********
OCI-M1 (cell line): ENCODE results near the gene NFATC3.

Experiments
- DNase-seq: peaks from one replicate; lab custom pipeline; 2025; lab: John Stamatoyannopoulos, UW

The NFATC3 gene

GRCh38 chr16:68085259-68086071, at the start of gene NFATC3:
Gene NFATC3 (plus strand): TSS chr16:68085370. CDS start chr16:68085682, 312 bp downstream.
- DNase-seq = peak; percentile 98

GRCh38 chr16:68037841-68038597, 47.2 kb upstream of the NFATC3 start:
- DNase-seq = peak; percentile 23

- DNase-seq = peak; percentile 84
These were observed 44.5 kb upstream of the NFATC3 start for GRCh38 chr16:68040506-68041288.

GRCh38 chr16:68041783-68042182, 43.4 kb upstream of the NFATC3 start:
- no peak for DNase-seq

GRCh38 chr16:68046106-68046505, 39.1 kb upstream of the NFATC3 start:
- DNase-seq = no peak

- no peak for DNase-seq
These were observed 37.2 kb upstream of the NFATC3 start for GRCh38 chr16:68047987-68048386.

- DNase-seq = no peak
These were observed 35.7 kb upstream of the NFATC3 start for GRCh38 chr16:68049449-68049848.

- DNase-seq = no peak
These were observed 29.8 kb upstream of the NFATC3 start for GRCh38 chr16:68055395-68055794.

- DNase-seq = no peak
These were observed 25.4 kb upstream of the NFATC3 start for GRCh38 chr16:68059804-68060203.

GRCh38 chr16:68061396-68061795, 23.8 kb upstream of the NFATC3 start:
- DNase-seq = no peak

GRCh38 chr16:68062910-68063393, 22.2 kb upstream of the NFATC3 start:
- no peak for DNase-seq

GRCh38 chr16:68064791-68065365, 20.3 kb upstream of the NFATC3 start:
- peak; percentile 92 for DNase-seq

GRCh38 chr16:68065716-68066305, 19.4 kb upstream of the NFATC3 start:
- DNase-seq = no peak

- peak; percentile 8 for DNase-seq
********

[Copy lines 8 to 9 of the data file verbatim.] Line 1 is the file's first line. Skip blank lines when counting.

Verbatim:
GRCh38 chr16:68037841-68038597, 47.2 kb upstream of the NFATC3 start:
- DNase-seq = peak; percentile 23